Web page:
Monday, February 2, 2015

Adirondack reverie

Back in days only slightly more recent than "of yore", my family and our friends the Galaskas would go to Old Forge in the Adirondacks each year to see the leaves change, have a picnic, and generally enjoy each others' company.

These trips are a very fond part of my childhood, especially as I move farther from them in time and distance.  In bittersweet recompense for time having its general way with us, it mercifully imparts smoothness to old memories, their rough edges worn away like river stones. The sadder parts, my mother's growing disability, my father's frustrations and demons, and my tween-age insecurities I can release my grip on; silt in the flow. The beautiful autumn days and happiness of old friends reunited are solid and perfect in my mind.

I know now that my experience was not the same as my parents'. Children see only the immediate sense and surface of things: the food on the table, the blazing color of leaves in the trees, the joy of play. Everything is solid and new and unbroken. I know now that my parents' scene must have been overlaid with a thick carpet of memory and detail. The sense of old, close friends with whom they'd played cards until dawn every weekend, and galavanted around with on trips, now seen only occasionally. Unfettered young adulthood slowing to the measured stride of family life. Worry over the sense of things unraveling. Even just the memories of all the other times they'd been there, crowding into the now like ghosts who would not release their purchase on the living.

But that is the nature of childhood. The obvious, undeniable flaw in our foundation. Our understanding and appreciation are forever stumbling young children running after their older sibling, experience.

With my parents passing, and my move to Texas, I often hear the past knocking where the walls of the everyday grow thin in my mind.  We recently have had a chance to go back to the Adirondacks with my wife's family, who also had a longstanding tradition of visits to Old Forge, renting a cabin on Fourth Lake.

It set me to reminiscing, pouring memories into Google Maps, hoping for some satellite-aided epiphanies. While making the odd mental connections between the ground-level memories of childhood and the 30,000 foot view of modernity, I realized there was a flaw. I remembered a park in Old Forge that we had gone to at least once. Oddly, that one trip is indelibly printed in my mind. I vividly remembered the layout of the place.I remembered a hill, and tennis courts. Picnic benches and swings. Most of all, I remembered feeding ducks from a dock on an inlet. It was a perfect childhood moment. We even had a picture of it somewhere in the photographic inheritance of my parents.   But try as I might, I could not find it on the map. I found parks, but none that matched my memory. I strained against the hazy gauze in my head, trying to sort impression of the place from its actual geography. I searched, but did not find, and it bothered me more than it should have. On a subsequent visit, I could not find the park while actually there, and no one in my wife's family knew what I was talking about.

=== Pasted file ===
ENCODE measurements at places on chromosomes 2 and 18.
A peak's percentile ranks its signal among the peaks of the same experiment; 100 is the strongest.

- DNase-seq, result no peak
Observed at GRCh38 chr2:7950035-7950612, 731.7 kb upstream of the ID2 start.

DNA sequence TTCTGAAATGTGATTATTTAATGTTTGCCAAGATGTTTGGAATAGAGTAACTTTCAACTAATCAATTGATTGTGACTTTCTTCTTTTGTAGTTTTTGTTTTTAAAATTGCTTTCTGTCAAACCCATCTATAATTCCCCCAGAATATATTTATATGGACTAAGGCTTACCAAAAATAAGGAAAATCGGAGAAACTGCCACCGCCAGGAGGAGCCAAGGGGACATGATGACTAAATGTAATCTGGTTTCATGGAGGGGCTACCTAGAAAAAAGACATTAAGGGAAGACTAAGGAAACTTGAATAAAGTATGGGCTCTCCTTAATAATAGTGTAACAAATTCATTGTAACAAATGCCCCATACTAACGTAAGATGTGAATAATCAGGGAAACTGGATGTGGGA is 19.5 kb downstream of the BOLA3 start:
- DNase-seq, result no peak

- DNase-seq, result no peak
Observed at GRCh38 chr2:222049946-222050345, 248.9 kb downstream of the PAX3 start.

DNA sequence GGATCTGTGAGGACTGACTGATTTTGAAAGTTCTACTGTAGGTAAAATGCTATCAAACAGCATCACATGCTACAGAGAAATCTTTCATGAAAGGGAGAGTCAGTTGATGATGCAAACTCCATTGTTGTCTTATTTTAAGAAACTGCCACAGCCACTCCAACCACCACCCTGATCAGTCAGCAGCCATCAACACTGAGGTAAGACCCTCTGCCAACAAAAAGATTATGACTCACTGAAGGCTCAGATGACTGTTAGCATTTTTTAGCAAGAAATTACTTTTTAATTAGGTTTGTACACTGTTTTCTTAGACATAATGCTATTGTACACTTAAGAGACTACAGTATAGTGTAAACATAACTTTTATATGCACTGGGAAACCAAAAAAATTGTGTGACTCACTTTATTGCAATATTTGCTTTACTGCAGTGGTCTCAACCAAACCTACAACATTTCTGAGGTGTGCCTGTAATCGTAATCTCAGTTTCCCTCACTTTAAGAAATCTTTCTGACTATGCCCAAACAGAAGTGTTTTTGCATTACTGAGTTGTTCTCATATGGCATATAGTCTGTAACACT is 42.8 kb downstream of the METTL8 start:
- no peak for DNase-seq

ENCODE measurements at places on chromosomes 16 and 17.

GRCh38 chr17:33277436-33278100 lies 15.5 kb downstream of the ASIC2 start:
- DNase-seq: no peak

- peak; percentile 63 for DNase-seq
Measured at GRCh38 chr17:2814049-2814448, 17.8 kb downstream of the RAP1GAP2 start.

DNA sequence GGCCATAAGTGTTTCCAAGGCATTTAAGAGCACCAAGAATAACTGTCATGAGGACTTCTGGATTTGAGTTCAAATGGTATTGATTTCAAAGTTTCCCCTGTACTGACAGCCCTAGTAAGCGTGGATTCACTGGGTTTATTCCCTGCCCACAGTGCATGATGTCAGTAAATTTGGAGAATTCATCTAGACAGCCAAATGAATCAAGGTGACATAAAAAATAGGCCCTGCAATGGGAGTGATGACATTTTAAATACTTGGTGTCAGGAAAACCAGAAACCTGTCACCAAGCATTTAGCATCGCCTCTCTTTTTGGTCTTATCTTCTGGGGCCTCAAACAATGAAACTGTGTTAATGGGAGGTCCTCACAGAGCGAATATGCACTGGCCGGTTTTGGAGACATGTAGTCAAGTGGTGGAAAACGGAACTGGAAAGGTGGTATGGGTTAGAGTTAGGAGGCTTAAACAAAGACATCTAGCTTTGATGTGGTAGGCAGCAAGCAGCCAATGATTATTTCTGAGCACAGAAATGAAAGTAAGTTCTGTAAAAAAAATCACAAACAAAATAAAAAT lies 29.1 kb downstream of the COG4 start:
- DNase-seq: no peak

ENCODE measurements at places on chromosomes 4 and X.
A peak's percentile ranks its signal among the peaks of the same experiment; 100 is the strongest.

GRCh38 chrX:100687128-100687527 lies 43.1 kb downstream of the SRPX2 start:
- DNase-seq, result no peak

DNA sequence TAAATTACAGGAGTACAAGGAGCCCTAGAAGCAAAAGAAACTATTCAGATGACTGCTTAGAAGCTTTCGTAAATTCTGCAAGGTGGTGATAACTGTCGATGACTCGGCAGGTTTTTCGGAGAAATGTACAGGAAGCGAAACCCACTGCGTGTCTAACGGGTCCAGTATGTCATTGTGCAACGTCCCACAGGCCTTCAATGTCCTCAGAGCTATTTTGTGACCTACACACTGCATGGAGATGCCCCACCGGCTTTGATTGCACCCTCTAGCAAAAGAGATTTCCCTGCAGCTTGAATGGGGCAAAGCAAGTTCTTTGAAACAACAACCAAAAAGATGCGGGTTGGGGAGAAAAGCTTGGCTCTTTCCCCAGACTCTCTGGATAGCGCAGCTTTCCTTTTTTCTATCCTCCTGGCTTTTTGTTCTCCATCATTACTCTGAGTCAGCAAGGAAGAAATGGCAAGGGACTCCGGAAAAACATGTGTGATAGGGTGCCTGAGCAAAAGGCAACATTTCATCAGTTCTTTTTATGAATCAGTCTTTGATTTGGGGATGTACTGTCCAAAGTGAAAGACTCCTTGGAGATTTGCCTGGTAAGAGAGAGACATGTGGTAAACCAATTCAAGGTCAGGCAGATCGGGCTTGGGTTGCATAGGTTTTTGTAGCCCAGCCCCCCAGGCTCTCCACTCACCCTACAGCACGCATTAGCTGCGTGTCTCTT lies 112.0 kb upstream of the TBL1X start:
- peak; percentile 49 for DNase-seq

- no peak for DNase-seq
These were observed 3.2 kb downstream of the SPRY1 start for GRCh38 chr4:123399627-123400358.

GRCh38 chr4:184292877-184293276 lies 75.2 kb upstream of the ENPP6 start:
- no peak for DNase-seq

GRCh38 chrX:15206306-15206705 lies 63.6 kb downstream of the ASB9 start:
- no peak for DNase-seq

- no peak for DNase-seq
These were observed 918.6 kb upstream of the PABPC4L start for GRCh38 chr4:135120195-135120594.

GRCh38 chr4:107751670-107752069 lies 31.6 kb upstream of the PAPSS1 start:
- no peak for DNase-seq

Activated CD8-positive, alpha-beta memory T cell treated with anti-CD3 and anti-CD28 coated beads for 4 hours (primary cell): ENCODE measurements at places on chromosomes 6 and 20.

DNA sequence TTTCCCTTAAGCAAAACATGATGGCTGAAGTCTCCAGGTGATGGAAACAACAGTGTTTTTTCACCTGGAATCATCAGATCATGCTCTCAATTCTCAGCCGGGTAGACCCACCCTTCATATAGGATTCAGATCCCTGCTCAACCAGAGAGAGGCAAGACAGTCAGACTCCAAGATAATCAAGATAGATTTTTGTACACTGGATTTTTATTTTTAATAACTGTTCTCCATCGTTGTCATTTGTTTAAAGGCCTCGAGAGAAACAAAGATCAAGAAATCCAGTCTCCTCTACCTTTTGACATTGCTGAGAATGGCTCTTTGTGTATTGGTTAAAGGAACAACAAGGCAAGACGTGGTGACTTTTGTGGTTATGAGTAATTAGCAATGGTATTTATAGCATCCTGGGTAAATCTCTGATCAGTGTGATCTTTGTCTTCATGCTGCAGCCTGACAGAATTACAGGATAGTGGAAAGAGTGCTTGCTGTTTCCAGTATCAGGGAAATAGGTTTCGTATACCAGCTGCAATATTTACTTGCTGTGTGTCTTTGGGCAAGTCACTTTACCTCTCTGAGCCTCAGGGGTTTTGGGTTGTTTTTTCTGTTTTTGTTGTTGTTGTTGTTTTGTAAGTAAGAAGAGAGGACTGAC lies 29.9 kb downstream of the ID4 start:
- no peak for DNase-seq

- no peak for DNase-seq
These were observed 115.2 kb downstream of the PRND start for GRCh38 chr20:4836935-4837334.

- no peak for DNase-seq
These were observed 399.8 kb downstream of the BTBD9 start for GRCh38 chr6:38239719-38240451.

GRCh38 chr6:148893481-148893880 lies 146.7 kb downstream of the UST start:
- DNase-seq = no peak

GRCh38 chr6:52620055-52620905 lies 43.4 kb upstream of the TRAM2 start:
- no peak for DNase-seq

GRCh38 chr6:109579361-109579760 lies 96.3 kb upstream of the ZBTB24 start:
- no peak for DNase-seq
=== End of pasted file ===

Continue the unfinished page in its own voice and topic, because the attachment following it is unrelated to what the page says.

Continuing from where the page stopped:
On our last trip there this summer, we drove around the lake to have dinner on its north shore. While driving through the small town of Inlet, we passed  an unassuming entrance to a local park. The world immediately clicked. My wife's father stopped the car, and I all but ran from it, through the park, past the picnic tables, past the swings, over the hill, back 30 years, until I reached the dock. It was there, a solidly physical manifestation of memory. The same hill, the same swings, the same tables,  and the same ducks (give or take a generation or two for the latter.) We came back a day or so later, and I asked my wife to take a picture of me lying down on the dock. I couldn't remember exactly what the picture looked like, but I know I was lying down, almost leaning over the water. My wife took the photo, we walked around a few minutes in the tiny park, and  then left. Afterwards I hunted through our parents photos, and finally found the original (bottom in the photo below).

30 year time lapse photo

I couldn't explain to my wife why I needed to find this park so badly, and why I needed to take this picture. I'm sure she thought it was just a silly diversion, and would not have understood why tears stalked behind my eyes as I lay down on the rough wood. It wasn't about that moment. Or this park. Or even that one time 30 years ago.

That memory is a tree, solid and unified above the ground, but below, fragmented into a million roots reaching into the bones of my earth. Some of its linkages make me smile. Some dig deep into so many other less beautiful days. But it is the expanse of their totality that overwhelmed me, a vast and inaccessible network of the past.